the two-dimensional strip, the two-dimensional liquid should, also, for the
same reason, whatever that reason is.

-- Jeff, in Minneapolis

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Originally Posted by BigDon
Thank you Undidly, so a 4-d dude would be in the "advanced class". I understand. Thank you for what you gave me.
"advanced class"?.Yes .What a view such a 4D person would have.Some believers say GOD is a 4D.

12. Originally Posted by Jeff Root
If the two-dimensional creatures and the two-dimensional square remain in
the two-dimensional strip, the two-dimensional liquid should, also, for the
same reason, whatever that reason is.
I suppose it's difficult to understand what reason might cause that to happen. I suppose retaining walls or something, but they'd have to be infinitely close together! What could possibly stop a two-dimensional strip to remain constrained? And extending that, what could cause a three-dimensional world to be constrained if there are really four or more dimensions?

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Cosmo-Glue.

14. here's a question: if a 3D guy can represent a 2D mobius strip with a 3D model, could a 4D guy place a REAL, 2D surface, mobius strip, on a bit of his 4D paper?

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Jens,

When I project an image of a photographic slide on a vertical screen, the
image doesn't fall off the screen because of gravity.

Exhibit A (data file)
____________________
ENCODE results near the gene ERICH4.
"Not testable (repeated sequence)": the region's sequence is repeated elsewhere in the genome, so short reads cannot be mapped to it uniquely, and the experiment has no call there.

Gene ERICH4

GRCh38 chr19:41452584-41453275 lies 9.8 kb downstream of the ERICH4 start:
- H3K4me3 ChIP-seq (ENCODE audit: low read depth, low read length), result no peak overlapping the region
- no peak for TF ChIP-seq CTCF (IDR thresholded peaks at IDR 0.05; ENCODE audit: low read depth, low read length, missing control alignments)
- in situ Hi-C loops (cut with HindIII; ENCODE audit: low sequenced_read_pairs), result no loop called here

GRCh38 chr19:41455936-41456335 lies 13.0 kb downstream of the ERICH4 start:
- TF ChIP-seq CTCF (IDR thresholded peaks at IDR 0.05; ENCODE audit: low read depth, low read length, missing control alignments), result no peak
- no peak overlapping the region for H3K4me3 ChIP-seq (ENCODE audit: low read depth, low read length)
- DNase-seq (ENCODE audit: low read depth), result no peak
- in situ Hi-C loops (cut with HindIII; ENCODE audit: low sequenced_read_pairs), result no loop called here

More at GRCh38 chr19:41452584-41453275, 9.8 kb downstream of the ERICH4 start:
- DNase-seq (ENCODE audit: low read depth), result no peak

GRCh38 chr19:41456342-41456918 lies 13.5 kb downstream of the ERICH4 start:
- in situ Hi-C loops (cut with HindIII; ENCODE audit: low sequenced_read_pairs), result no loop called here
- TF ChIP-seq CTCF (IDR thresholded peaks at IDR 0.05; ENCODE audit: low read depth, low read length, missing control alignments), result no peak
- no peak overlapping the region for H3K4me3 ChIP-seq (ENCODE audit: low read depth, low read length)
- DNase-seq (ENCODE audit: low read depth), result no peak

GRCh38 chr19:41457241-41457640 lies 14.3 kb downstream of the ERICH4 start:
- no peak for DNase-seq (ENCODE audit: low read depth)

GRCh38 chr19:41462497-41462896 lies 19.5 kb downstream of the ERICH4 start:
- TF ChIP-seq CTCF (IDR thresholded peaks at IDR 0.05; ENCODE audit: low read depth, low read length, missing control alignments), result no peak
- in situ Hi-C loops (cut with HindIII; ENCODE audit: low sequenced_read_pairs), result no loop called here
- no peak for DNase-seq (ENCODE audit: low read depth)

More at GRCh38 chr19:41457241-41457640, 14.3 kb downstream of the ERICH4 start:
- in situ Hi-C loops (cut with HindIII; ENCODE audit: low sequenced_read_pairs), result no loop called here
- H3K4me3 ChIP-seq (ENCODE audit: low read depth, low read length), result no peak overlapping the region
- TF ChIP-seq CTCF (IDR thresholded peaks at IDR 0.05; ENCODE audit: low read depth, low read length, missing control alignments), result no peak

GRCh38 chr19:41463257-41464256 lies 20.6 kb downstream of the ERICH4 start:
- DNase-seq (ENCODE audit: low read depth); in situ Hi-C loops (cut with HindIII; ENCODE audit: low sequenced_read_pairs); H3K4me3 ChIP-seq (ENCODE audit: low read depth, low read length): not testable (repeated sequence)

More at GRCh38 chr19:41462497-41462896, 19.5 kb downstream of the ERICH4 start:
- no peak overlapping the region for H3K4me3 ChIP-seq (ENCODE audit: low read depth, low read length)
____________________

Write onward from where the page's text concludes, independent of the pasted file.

A three-dimensional layer of paint or ink can be thin enough that you might
consider it to be two-dimensional. It sticks to my ceiling fairly well...

Liquid crystals -- the stuff in liquid crystal displays -- are essentially liquid
in two directions and solid in a third direction. And the solid direction can
be just one molecule thick. Pretty close to a two-dimensional liquid.

Lay the two-dimensional strip on a horizontal three-dimensional tabletop.

How could a two-dimensional whatsit leave its two-dimensional strip?
You don't need to worry about how it will stay in the strip, you need to
worry about how to get it out of the strip and back in again.

The question, "How can a two-dimensional whatsit do such-and-such" is
generally answered, "There's no such thing as a two-dimensional whatsit."

-- Jeff, in Minneapolis

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Originally Posted by Jens
I suppose it's difficult to understand what reason might cause that to happen. I suppose retaining walls or something, but they'd have to be infinitely close together! What could possibly stop a two-dimensional strip to remain constrained? And extending that, what could cause a three-dimensional world to be constrained if there are really four or more dimensions?
A two dimensional being would not be able to get out of a circle if they were in a centrifuge and were getting a million G squashing them to the wall.They would be very flat,only 1 atom thick.
If the being and circle had any mass they may cause a depression in the centrifuge wall into which other nearby things in the centrifuge would fall.
The being may say that is gravity.

We are squashed into 3 dimensions by the spin of the 4D universe.
We can't get out of a hollow sphere.
A 4D being thinks we are in a sort of 3D circle.He can just step out of a closed 3D hollow sphere as we can from a circle.
We have mass and cause a dip in the wall (curved space time)into which nearby things fall.
We call it gravity.
Enough.I answered the question but some may say it is ATM.

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Originally Posted by undidly
Nope.
Originally Posted by undidly
but some may say it is ATM.
Yep.

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Originally Posted by Neverfly
Nope.

Yep.
Sorry.